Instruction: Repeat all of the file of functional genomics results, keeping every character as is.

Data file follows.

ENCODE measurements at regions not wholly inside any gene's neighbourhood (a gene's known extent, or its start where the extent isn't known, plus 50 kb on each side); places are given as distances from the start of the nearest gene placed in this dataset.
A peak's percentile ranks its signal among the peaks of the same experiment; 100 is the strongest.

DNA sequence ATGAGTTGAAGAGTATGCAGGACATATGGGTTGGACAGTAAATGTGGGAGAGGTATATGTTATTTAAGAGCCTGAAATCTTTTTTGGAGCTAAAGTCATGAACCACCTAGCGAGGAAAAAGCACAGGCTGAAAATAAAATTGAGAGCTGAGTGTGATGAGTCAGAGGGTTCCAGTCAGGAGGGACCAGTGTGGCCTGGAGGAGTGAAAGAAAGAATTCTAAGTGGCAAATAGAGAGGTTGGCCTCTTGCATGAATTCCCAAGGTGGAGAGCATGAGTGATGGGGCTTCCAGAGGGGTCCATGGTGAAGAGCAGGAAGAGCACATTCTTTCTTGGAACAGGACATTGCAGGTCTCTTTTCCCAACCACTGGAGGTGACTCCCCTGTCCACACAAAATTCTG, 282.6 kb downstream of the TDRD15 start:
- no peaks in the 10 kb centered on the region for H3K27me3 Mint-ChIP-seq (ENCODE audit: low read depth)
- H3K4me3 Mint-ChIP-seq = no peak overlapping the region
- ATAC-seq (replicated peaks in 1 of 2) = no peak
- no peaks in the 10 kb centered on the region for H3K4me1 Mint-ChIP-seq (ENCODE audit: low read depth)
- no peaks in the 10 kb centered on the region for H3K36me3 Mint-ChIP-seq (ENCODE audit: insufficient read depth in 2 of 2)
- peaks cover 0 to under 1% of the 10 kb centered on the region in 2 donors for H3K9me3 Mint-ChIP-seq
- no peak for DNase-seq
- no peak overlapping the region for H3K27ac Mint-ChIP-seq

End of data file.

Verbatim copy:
ENCODE measurements at regions not wholly inside any gene's neighbourhood (a gene's known extent, or its start where the extent isn't known, plus 50 kb on each side); places are given as distances from the start of the nearest gene placed in this dataset.
A peak's percentile ranks its signal among the peaks of the same experiment; 100 is the strongest.

DNA sequence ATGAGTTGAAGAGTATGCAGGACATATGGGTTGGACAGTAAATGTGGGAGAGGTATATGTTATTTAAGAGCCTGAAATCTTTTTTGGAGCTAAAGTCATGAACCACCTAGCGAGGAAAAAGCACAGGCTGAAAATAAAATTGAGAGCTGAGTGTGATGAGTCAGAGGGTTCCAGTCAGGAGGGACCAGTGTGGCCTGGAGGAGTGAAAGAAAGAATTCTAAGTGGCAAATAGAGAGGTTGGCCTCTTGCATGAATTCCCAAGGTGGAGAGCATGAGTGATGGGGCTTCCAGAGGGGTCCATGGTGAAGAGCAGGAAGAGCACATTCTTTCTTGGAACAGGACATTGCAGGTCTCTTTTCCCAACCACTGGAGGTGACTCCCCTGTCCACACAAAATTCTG, 282.6 kb downstream of the TDRD15 start:
- no peaks in the 10 kb centered on the region for H3K27me3 Mint-ChIP-seq (ENCODE audit: low read depth)
- H3K4me3 Mint-ChIP-seq = no peak overlapping the region
- ATAC-seq (replicated peaks in 1 of 2) = no peak
- no peaks in the 10 kb centered on the region for H3K4me1 Mint-ChIP-seq (ENCODE audit: low read depth)
- no peaks in the 10 kb centered on the region for H3K36me3 Mint-ChIP-seq (ENCODE audit: insufficient read depth in 2 of 2)
- peaks cover 0 to under 1% of the 10 kb centered on the region in 2 donors for H3K9me3 Mint-ChIP-seq
- no peak for DNase-seq
- no peak overlapping the region for H3K27ac Mint-ChIP-seq